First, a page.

Turkey kill predicted at about 18,000
Athens, Ohio — The spring turkey season in Ohio – April 22 to May 19 – is shaping up to be close to last year when Ohio hunters killed around 18,000 birds.
“I’m going to guess that we’re going to see a harvest pretty similar to last year, right around 18,000 birds,” said Mike Reynolds, a biologist for the DNR Division of Wildlife in Athens.
The 2011 hatch was one of the worst on record for Ohio, Reynolds said. That year, torrential rains, flooding and cold temperatures prevented optimum hatch conditions, the biologist said.
“It just wasn’t a great year for turkey brood survival,” he said.
A much better hatch occurred in 2012.
“So, you’re probably going to see fewer 2-year-olds this season and a lot of times the 2-year-olds are going to be the most vocal and vulnerable to hunters,” Reynolds said. “But, that will be set off by a better number of jakes than we saw the year before.”
Two-year-old turkeys are typically the most harvested bird because they are the most vocal and readily located by hunters, Reynolds said. They are not the most dominant birds in the bunch and they typically won’t have a harem of hens with them.
“So, they’re doing a little more gobbling to attract a few hens while the boss gobblers might have a whole harem collected,” Reynolds explained. “When we have a good hatch, we usually have a good harvest two years later because those birds are really vocal and they’re looking for hens.”
Ohio hunters in subsequent years should be looking forward to better turkey hunting, Reynolds said.
“The good news is that with a better spring (hatch) in 2013 combined with 2012 things will be looking up for 2014,” he said.
There are still likely a handful of birds leftover from 2008 that will be true longspurs, Reynolds said. Any lucky hunter who stumbles upon one of those birds will be fortunate.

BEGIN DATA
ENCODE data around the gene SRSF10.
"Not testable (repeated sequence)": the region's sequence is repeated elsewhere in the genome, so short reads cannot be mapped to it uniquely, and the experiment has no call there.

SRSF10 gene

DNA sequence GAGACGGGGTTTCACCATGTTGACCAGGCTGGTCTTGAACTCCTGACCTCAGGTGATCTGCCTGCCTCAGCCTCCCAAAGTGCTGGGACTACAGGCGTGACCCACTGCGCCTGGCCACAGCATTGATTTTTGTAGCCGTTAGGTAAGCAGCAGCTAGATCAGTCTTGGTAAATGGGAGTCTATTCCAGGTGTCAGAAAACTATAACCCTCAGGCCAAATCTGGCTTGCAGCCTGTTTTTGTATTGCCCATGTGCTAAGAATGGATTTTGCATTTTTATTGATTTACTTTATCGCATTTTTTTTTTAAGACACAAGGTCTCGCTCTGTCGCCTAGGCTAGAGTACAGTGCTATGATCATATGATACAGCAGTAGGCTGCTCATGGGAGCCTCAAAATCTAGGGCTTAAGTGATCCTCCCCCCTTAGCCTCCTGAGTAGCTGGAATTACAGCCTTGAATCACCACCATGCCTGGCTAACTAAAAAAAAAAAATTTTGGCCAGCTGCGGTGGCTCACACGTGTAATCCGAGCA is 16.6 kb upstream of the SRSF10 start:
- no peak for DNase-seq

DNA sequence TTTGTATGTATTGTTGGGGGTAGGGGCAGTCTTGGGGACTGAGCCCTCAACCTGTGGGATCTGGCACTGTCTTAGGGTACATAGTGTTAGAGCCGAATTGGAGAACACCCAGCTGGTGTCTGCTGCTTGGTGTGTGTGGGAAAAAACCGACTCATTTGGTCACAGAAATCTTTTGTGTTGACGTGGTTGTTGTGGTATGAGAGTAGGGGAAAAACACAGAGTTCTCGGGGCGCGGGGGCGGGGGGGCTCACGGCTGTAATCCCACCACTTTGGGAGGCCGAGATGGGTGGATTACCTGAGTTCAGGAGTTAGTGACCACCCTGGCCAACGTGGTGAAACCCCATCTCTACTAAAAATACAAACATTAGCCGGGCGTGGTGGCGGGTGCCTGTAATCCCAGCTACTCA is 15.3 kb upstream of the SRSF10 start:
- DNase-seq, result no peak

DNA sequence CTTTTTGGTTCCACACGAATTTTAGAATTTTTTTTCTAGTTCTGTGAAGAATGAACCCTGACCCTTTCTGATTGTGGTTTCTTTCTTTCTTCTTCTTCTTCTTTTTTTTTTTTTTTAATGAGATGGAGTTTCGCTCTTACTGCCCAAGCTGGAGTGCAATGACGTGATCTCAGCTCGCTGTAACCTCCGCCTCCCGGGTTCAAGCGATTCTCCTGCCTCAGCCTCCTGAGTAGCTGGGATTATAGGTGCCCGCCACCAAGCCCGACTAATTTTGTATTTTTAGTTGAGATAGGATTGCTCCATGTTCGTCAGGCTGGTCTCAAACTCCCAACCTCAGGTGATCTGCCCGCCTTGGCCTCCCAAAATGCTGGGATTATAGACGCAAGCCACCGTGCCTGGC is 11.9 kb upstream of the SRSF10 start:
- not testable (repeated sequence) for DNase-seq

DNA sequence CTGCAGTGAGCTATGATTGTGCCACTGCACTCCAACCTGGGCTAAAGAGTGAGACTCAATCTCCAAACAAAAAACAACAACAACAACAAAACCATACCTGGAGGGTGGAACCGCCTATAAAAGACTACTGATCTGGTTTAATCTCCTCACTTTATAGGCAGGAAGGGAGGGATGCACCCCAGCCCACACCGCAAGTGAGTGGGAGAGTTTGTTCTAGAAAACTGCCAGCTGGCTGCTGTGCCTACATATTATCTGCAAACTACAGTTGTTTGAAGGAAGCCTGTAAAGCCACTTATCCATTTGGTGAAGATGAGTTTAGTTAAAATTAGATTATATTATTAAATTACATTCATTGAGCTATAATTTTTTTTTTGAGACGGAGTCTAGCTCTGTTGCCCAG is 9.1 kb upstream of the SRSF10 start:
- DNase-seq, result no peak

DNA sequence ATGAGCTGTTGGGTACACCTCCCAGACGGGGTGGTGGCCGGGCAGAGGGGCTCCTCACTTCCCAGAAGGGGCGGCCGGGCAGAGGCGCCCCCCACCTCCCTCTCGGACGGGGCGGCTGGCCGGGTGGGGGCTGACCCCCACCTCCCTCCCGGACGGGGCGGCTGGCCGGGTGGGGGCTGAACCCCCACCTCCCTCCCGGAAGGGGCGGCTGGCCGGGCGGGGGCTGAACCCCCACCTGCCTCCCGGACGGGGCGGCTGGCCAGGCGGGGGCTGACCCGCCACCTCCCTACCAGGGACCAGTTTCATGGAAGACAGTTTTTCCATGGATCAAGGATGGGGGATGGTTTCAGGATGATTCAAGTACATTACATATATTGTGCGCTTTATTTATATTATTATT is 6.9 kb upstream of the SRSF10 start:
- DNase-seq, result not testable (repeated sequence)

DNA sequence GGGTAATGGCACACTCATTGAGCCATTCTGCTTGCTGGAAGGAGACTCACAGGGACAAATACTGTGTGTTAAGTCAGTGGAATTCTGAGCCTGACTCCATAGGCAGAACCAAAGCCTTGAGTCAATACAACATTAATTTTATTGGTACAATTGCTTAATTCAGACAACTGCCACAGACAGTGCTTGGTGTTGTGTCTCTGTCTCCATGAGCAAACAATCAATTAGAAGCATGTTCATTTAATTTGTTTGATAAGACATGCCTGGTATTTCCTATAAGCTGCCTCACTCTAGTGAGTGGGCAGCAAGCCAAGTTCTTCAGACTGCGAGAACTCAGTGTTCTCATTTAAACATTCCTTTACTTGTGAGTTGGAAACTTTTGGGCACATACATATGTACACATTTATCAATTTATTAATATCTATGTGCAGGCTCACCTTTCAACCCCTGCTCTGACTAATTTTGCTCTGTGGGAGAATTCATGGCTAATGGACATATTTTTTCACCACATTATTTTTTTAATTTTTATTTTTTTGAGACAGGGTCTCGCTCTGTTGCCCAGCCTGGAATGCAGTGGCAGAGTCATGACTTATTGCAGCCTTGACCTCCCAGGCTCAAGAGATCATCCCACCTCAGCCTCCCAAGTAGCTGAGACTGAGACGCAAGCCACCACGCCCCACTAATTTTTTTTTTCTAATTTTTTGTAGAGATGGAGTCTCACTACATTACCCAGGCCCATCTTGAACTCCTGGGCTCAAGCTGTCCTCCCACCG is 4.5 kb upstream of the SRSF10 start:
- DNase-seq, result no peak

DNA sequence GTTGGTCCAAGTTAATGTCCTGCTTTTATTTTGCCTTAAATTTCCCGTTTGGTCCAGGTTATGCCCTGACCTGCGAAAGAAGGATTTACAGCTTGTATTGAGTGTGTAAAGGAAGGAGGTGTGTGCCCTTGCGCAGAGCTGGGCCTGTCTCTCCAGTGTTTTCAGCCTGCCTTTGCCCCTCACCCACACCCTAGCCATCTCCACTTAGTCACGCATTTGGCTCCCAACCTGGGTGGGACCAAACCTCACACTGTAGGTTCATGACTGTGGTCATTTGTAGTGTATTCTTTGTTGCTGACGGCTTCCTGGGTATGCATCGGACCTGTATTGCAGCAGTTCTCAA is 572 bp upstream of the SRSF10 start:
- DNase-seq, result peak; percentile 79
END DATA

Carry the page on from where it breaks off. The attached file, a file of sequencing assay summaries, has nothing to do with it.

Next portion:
“That last great cicada hatch from 2008, most of those birds (from that year) are likely dead and gone by now,” he said. “But, if there’s a few of those turkeys still out there, some hunters are going to be real lucky with a real trophy bird.”
The next great cicada hatch, which is good for turkeys because they gorge on them, will be in 2016.
“That one will be throughout almost the entire eastern half of the state,” Reynolds said. “The last time that brood (of cicadas) hatched was in 1999 and it resulted in phenomenal growth in the turkey population. In 2001, 2002 and 2003 we had some of the best turkey harvests in the history of the state.”
Biologists hope this spring comes on warm and stays warm for turkey brood survival.
“A couple of warm springs strung together and we’ll see some rebound in the turkey numbers and get some really good hunting,” Reynolds said.
The turkey population in Ohio is estimated at about 180,000. Typically, the spring harvest represents about 10 percent of the overall population, Reynolds said.
“They may not be as vocal as other years, but overall turkey numbers are still pretty good,” he said.